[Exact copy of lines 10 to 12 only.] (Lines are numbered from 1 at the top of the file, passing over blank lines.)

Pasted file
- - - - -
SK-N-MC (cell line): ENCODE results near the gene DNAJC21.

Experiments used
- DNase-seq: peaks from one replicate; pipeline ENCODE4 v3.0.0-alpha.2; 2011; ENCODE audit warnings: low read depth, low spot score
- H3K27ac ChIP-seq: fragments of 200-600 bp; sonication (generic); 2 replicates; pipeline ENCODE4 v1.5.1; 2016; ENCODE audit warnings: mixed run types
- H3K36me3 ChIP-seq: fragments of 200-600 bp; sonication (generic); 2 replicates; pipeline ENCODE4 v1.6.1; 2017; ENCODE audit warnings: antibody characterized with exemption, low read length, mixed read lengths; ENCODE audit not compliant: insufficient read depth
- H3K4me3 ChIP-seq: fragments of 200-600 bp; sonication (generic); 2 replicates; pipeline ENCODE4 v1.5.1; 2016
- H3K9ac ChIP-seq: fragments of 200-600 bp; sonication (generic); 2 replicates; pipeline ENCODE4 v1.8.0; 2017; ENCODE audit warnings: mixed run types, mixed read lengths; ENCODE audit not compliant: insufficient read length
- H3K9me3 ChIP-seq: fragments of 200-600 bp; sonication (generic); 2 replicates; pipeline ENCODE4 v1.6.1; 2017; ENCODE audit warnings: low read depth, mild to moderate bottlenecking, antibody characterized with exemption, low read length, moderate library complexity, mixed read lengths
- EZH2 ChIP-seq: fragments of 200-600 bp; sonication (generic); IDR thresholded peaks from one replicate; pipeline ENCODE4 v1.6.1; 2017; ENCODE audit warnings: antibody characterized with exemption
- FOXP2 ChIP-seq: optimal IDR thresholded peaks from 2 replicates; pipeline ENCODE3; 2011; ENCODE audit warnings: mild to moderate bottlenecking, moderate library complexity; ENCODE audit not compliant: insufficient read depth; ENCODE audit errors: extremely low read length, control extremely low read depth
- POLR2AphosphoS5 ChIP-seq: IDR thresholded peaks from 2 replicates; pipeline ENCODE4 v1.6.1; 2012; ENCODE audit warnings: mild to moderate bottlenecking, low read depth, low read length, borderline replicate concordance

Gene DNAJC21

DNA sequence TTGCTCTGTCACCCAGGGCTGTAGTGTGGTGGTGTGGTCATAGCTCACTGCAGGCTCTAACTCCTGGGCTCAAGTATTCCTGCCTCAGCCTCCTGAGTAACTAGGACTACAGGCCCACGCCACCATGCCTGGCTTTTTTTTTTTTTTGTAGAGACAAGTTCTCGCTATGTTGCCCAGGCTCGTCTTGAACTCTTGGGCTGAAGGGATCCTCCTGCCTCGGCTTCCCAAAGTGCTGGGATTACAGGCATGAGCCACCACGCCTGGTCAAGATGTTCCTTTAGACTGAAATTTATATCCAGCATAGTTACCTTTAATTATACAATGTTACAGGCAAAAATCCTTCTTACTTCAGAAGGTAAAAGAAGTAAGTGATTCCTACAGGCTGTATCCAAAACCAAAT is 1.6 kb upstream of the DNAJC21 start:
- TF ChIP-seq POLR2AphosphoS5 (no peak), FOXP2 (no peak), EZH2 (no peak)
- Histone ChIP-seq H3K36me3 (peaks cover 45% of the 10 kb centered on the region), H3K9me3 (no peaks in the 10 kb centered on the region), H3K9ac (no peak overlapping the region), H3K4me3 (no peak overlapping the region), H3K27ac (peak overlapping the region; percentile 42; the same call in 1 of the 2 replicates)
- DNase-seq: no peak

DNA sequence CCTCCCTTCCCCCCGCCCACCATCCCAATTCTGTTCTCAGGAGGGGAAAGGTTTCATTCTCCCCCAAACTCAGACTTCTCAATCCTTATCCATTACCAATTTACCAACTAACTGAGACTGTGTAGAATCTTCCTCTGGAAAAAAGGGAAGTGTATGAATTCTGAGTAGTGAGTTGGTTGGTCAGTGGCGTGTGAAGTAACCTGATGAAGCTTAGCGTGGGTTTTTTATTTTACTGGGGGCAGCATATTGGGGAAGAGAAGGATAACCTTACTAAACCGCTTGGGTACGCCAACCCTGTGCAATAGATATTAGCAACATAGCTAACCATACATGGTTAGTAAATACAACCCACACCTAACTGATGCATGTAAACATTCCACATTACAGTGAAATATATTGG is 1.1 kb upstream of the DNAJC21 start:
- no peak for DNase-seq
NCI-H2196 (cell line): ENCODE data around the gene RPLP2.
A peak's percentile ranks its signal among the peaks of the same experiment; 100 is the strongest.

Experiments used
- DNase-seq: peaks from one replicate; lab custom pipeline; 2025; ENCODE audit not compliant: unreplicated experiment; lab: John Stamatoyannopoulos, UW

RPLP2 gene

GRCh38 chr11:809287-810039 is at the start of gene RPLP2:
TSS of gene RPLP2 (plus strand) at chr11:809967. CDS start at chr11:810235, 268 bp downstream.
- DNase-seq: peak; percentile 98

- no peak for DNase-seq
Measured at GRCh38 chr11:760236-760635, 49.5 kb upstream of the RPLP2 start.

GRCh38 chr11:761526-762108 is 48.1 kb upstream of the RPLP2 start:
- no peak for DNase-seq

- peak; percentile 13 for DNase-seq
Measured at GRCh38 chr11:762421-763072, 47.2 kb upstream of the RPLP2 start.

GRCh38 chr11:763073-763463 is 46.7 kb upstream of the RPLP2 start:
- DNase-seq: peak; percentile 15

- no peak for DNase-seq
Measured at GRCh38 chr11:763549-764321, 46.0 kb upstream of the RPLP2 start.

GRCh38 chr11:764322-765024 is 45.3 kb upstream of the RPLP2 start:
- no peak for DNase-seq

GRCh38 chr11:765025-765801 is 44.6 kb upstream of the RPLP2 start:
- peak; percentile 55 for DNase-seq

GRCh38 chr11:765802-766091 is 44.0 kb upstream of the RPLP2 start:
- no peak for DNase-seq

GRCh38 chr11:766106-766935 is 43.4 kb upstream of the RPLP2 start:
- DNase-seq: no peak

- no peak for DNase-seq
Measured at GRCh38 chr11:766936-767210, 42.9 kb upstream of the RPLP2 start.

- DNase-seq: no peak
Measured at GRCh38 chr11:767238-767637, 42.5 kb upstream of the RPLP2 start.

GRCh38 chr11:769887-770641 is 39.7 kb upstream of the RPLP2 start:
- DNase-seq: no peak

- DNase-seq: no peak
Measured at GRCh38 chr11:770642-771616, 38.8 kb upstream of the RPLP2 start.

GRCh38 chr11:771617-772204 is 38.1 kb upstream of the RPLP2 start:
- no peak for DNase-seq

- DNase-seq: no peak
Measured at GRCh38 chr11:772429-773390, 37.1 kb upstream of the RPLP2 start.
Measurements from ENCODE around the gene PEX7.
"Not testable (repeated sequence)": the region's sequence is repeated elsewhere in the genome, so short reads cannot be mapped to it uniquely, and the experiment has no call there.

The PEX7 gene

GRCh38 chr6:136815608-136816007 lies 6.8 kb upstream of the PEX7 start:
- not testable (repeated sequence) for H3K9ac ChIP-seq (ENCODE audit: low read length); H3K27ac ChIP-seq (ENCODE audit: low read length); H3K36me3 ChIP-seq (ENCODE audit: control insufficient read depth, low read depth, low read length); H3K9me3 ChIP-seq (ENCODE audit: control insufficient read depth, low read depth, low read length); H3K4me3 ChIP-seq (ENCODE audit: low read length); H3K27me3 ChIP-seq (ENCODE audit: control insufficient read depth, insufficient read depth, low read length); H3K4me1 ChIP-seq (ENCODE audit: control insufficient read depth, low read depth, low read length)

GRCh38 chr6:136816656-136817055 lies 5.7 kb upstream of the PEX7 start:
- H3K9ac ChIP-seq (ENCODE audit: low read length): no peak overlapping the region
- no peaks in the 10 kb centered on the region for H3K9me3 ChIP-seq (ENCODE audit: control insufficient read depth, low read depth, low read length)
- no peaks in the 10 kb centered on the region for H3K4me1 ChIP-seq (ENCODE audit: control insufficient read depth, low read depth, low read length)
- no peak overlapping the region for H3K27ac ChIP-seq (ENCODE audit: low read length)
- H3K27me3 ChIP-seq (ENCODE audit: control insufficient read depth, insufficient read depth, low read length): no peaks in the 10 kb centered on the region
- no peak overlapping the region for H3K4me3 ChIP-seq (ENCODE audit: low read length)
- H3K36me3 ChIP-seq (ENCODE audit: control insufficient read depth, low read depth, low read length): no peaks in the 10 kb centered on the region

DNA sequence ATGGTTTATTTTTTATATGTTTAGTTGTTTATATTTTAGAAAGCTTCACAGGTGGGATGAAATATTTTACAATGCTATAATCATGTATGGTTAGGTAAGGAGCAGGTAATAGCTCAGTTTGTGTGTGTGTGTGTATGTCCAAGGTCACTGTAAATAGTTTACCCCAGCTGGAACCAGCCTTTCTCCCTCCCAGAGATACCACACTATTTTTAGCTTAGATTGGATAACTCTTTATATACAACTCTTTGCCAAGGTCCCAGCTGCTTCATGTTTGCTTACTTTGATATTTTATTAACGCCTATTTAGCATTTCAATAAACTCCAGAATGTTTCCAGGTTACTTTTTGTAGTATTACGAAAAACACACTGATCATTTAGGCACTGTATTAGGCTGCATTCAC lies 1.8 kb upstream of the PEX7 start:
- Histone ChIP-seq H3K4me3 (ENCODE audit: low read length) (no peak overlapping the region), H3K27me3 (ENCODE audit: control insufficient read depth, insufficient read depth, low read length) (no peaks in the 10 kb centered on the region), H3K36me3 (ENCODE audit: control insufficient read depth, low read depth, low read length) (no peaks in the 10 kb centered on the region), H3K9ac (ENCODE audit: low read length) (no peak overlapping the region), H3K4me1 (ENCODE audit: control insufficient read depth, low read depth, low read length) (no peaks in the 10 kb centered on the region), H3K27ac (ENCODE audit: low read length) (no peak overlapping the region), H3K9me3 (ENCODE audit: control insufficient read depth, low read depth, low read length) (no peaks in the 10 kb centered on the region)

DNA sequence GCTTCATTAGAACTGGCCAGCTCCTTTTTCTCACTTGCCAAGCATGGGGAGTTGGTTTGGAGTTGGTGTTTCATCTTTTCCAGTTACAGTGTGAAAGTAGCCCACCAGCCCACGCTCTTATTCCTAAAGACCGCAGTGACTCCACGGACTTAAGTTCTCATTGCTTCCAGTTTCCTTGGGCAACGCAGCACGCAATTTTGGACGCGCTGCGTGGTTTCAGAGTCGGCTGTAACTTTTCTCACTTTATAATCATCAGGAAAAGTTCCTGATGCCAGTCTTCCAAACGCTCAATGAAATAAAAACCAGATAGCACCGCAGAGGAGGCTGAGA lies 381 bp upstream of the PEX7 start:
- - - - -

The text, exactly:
- FOXP2 ChIP-seq: optimal IDR thresholded peaks from 2 replicates; pipeline ENCODE3; 2011; ENCODE audit warnings: mild to moderate bottlenecking, moderate library complexity; ENCODE audit not compliant: insufficient read depth; ENCODE audit errors: extremely low read length, control extremely low read depth
- POLR2AphosphoS5 ChIP-seq: IDR thresholded peaks from 2 replicates; pipeline ENCODE4 v1.6.1; 2012; ENCODE audit warnings: mild to moderate bottlenecking, low read depth, low read length, borderline replicate concordance

Gene DNAJC21